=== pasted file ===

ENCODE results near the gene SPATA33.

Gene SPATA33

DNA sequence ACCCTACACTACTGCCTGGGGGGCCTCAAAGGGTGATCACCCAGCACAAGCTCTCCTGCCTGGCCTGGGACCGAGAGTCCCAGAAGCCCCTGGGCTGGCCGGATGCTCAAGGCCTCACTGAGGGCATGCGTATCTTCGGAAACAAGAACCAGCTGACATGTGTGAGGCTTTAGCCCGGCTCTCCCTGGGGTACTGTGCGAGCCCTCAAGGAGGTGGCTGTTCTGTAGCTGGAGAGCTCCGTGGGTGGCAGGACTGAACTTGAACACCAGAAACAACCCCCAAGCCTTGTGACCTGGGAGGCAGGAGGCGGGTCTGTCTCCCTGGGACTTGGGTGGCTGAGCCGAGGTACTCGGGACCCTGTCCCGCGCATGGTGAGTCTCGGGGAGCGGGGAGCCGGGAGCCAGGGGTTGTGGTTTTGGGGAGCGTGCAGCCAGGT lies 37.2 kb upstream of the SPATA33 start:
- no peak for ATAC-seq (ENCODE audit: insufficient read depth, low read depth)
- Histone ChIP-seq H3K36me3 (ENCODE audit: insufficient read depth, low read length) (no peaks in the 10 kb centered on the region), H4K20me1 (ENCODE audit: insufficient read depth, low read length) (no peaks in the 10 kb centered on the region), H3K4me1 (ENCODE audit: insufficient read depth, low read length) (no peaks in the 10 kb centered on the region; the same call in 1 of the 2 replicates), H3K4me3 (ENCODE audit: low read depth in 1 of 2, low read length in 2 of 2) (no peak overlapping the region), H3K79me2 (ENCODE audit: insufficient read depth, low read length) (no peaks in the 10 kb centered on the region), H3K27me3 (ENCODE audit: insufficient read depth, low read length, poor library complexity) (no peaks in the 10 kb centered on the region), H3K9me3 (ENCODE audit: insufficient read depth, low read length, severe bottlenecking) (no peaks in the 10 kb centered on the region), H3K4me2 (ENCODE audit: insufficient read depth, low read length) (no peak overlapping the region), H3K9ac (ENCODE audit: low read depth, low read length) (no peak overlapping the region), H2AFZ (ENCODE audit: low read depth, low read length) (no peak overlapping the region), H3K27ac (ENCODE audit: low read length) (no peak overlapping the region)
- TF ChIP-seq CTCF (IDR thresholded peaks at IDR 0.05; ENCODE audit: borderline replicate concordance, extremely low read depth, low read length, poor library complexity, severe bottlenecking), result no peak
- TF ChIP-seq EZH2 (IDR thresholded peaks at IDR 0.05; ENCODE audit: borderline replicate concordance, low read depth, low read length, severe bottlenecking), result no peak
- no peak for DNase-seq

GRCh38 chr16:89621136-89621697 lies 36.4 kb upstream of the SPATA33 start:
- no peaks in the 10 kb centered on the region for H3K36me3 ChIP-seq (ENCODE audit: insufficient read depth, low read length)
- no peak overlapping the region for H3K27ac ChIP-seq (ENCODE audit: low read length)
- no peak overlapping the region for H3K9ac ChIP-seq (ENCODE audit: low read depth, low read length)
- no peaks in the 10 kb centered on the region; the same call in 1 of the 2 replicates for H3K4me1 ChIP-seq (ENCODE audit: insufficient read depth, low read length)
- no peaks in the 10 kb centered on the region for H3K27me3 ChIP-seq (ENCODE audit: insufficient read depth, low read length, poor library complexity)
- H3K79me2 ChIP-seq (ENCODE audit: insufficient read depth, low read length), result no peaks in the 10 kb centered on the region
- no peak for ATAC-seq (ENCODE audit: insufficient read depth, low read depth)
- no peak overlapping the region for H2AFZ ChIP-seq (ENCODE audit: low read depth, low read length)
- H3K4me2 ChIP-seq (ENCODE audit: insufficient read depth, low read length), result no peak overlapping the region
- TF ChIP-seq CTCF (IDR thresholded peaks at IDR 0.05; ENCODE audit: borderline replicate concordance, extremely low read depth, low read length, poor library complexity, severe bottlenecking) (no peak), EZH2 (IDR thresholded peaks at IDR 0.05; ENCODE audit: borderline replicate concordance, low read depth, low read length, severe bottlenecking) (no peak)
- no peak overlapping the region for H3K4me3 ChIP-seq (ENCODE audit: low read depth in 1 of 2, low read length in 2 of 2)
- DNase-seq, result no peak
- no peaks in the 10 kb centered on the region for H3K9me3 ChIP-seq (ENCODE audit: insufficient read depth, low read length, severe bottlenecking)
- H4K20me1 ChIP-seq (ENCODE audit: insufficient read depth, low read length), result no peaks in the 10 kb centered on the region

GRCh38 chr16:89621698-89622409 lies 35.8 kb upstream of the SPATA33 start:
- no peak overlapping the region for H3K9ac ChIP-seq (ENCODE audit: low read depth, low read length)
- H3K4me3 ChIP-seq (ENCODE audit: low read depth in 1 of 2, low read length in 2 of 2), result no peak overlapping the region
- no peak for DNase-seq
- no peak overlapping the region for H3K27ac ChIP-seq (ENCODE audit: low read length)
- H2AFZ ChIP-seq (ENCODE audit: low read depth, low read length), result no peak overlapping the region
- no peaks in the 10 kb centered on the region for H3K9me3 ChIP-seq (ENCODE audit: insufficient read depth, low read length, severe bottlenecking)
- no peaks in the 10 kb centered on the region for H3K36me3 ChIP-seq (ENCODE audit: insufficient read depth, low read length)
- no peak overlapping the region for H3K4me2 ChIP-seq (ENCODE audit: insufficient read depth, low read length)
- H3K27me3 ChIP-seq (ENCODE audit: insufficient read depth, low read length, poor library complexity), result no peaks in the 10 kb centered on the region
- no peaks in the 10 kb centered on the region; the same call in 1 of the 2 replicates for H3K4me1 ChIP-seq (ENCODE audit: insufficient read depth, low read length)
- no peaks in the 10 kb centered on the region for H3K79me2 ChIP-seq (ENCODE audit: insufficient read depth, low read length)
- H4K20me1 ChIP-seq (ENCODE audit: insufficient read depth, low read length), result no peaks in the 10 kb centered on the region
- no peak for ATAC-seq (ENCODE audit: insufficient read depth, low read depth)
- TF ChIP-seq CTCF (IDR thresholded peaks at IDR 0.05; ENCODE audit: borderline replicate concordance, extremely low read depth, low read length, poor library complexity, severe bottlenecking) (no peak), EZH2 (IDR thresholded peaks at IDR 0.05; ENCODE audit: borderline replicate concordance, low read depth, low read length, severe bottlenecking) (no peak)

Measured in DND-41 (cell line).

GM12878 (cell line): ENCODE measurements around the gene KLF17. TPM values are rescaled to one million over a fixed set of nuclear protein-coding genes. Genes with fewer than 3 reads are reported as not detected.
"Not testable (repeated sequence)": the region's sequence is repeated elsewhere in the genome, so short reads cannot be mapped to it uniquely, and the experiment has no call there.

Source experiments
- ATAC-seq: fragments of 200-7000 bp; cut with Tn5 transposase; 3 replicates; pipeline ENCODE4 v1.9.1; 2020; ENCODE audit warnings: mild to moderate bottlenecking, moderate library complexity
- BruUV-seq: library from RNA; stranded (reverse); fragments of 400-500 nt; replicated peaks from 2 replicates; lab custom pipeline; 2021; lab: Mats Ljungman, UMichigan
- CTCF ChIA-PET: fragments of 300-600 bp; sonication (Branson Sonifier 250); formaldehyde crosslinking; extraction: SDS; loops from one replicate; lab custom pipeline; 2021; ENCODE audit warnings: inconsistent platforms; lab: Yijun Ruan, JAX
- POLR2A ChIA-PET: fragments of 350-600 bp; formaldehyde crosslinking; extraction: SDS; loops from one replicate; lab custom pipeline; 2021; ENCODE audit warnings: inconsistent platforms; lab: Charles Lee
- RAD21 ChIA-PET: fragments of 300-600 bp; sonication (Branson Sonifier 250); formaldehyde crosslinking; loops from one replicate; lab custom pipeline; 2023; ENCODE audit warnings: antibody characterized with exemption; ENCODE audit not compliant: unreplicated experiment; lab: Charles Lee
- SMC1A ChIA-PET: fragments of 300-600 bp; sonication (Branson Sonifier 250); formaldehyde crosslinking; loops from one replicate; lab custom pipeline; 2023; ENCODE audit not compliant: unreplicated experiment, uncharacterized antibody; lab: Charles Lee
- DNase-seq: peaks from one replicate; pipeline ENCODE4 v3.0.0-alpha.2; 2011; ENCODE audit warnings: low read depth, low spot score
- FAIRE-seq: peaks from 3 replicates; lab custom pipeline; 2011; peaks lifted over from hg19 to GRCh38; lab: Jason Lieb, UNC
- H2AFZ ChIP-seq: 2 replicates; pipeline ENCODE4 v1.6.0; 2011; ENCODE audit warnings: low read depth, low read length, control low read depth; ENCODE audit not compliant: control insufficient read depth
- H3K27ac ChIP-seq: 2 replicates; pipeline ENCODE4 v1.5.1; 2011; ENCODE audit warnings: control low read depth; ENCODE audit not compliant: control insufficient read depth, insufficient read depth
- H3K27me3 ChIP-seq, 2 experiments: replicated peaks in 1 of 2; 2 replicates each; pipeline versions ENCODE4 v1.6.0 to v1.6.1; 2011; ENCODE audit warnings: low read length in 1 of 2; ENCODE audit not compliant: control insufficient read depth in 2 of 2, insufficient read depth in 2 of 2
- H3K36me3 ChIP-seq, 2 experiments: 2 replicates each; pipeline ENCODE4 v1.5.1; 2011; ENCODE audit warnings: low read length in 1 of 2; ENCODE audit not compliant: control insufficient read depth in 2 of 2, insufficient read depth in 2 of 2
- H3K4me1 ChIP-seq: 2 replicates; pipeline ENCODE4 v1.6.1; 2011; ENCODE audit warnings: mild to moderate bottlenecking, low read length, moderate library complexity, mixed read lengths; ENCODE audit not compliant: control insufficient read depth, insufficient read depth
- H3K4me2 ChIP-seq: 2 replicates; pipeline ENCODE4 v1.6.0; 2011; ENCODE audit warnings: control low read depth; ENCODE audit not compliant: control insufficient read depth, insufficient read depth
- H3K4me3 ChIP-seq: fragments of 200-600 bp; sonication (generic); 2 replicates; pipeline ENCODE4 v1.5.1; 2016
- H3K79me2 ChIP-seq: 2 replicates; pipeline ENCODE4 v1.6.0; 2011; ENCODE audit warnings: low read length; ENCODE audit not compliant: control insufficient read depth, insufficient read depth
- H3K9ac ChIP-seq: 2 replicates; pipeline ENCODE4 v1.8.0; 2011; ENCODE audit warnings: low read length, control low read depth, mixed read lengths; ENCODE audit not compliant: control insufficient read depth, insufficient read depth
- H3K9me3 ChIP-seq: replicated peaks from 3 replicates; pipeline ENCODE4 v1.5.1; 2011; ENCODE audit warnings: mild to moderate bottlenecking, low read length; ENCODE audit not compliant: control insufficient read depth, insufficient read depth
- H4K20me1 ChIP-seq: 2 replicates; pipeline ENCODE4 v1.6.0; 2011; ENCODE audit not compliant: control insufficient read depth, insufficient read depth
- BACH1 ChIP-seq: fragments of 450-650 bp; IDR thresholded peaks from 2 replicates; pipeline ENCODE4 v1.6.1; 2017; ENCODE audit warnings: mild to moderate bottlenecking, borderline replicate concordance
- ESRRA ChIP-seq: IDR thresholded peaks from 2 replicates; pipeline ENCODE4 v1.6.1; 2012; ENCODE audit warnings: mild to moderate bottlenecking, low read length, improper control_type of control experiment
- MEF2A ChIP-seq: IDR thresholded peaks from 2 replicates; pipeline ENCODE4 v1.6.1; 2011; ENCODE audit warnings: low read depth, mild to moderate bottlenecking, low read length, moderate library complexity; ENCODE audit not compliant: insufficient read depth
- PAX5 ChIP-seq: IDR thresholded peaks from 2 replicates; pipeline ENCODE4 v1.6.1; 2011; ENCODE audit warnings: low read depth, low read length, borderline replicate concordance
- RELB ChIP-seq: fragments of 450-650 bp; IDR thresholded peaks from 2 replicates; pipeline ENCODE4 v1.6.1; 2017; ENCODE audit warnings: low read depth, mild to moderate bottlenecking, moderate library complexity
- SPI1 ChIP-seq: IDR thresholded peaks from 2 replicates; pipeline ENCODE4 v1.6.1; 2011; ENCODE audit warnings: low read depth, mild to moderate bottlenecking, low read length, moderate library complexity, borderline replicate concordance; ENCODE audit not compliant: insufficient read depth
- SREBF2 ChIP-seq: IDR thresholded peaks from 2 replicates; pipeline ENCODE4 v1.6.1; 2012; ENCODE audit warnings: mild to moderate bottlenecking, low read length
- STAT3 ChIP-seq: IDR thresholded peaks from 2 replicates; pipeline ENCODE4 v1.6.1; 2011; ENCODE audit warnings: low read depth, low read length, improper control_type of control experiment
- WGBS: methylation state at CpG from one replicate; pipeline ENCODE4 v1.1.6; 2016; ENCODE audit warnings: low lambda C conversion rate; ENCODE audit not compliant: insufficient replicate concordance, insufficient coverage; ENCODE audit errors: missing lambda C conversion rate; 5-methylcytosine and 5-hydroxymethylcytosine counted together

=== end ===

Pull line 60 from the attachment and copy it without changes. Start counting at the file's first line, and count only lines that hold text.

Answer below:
- H3K9me3 ChIP-seq: replicated peaks from 3 replicates; pipeline ENCODE4 v1.5.1; 2011; ENCODE audit warnings: mild to moderate bottlenecking, low read length; ENCODE audit not compliant: control insufficient read depth, insufficient read depth